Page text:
Wednesday, January 28, 2015

End College Degrees, Institute Certifications

I received a rather helpful list of IT certifications that provide efficient, self-respecting people a great alternative to the scam that is becoming known as "college education."  Certainly, some degrees still have merit, but if you are a logical, self-respecting person who just refuses to be scammed for 2 years of liberal art pre-reqs that have nothing to do with your major, and would prefer to get working instead of indoctrinated, then this list may be of benefit to you.  The reader's e-mail is below, following a link to the certification list (in PDF file format on my Box account):

Dear Aaron,

Please find attached an article which is a comprehensive listing of IT certifications. I would imagine different authorities would re-arrange the list somewhat, but it gives a good overall picture. I attended a private-sector IT training school called 'MyComputerCareer' and those who were dedicated students made it work for them, gaining at least a couple entry-level IT certificates and an entry-level job. I managed to get four of the 'Microsoft Technology Associate' certificates (the four in the infrastructure track), and the MTA exams are strictly for entry-level familiarization. In the opinion of one instructor, they are primarily for the first 12-18 months of IT-related employment, and there is little need to pursue more of them after that point. Also, the program centered around the A+ and the Network+ certs, which are both offered by the CompTIA organization (Computer Tech Industry Association). They are both 'generalist' certificates, and are frequently referred to in tandem. I think you had mentioned this: anyone who asks for specific advice, this is obviously a field where independent study goes a long way. Personally, I cannot see an 'Associates in Applied Science' (A.A.S. degree) being a necessity. Proficiency with the needed skills seems to be more compelling. I cannot clearly see an A.A.S. being compelling resume material, unless it leads the way to a bachelor's degree in a related subject (but then there are higher level certs. where those who start in their early 20s can be earning close to 200K per year by their late thirties, and they do not involve having a bachelor's degree). 'MyComputerCareer' provides its graduates with a 'certificate of completion' which has limited utility. The school has limited name recognition, and thus the certs are that much more important. Please let me know if you have any questions, and thanks for getting the word out!
regards,
XXXXX,

 List found here.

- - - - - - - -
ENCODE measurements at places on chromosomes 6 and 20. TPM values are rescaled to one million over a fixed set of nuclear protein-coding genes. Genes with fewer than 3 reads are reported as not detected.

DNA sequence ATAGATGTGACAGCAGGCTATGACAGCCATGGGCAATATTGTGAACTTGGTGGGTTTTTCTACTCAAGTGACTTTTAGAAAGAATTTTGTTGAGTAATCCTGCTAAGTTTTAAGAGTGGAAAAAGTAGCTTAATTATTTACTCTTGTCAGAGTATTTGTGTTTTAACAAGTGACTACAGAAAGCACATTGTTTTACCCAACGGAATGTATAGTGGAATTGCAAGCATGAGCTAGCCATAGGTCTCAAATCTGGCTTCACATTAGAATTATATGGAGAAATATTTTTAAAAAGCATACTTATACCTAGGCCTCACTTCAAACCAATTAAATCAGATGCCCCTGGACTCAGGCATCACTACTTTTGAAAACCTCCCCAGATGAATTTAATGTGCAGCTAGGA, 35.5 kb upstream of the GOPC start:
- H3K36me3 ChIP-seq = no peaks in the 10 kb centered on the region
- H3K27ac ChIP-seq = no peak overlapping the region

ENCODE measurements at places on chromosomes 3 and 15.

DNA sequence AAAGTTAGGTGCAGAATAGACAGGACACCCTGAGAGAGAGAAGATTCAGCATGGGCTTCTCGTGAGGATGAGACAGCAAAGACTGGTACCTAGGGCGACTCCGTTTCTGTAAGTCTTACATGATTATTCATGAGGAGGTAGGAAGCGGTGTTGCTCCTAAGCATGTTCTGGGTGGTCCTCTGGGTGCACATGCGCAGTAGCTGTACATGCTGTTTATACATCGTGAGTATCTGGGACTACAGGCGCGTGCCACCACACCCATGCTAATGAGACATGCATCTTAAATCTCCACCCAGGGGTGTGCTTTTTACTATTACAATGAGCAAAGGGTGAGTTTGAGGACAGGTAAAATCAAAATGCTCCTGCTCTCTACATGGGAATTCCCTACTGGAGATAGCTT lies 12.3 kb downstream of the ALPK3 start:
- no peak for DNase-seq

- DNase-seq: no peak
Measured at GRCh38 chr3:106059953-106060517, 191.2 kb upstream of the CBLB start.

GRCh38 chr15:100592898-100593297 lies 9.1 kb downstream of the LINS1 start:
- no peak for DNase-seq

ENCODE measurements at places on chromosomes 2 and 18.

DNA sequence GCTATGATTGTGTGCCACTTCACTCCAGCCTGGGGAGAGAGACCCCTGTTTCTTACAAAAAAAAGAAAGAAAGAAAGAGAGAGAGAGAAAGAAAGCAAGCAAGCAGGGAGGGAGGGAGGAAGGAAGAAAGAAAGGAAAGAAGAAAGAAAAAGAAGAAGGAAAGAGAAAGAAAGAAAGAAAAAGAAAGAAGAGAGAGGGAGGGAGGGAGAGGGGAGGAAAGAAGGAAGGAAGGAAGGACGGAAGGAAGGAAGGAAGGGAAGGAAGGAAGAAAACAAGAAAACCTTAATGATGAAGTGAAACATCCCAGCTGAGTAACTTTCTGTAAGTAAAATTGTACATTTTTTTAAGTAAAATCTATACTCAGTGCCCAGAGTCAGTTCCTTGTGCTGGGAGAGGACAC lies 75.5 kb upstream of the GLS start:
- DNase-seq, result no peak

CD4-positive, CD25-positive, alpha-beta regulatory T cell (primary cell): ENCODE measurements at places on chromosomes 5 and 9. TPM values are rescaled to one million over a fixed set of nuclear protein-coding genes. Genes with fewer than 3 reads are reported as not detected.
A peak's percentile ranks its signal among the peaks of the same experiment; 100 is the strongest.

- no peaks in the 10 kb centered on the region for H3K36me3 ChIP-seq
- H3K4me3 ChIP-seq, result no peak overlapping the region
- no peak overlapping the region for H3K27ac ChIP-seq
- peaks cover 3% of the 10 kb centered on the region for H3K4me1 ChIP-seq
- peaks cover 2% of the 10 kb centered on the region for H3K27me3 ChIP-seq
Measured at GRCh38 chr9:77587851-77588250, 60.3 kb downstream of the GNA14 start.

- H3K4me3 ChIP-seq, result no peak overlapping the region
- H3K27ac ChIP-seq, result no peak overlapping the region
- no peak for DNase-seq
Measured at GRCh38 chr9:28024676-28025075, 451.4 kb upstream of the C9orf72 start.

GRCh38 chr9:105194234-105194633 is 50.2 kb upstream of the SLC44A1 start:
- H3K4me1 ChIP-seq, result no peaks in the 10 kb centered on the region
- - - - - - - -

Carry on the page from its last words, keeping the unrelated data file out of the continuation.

(the list was somewhat cumbersome to copy and paste the text so I thought it easier to just link to it.  There is also additional information included about each certification that may be of use to you).

5 comments:

Pete | Mastery Men said...

College isn't a waste of time unless you go to a place that surrounds you with rich, networked people. If you can make rich friends or friends who know people (either they did it themselves or their parents do it for them), go. That's worth the investment. Otherwise, get the fuck out and stop wasting your time. Make cash, get rich, laugh at everyone else drowning in debt.

idontwantutoknow said...

Mr. Clarey:

You are doing the Lords work (whether you believe in him or not lol). This is immensely helpful to me. I'm a 25 year old with free time on my hands who didnt finish college, and not looking to get back in anytime soon.

Jaycee said...

Professional systems architect here, 35 years freelance IT experience. Been unemployed for total of 3 weeks and 4 days in that time.

Looking at the list, some of those certifications could lead to a tradesman style IT career by themselves.

However, many of them are more like 'badges' that someone already experienced in the field would use to pick up a specific additional skill : they would be useless to someone without prior training and experience.

leeholsen said...

i second the capts thoughts.

being in IT, it didnt matter that i had a degree other than it was required at the time; but the times are coming when its only going to matter what you can do because the us govt has killed and/or given up the usa's advantage over the world in making stuff and people being replaced by robots and automation is just going to increase.

my advice would be to get some network certs and just keep up to date, kiss ass and be a minimalist. may not sound like fun, but beats a construction job.

and when you've saved enough to outlive your minimalist ways, move to a beautful smalltown, work parttime in some restaurant and enjoy what america was(those are about the only places that'll still look anything like what the usa was imo).

jeers1215 said...

My brother has two Associates degrees in IT and Comp Sci. His industry connections told him he needed a Bachelors degree before they would hire him.
Since going to university for IS, I've gotten 3 paid internship-to-job offers before graduation.
Thoughts?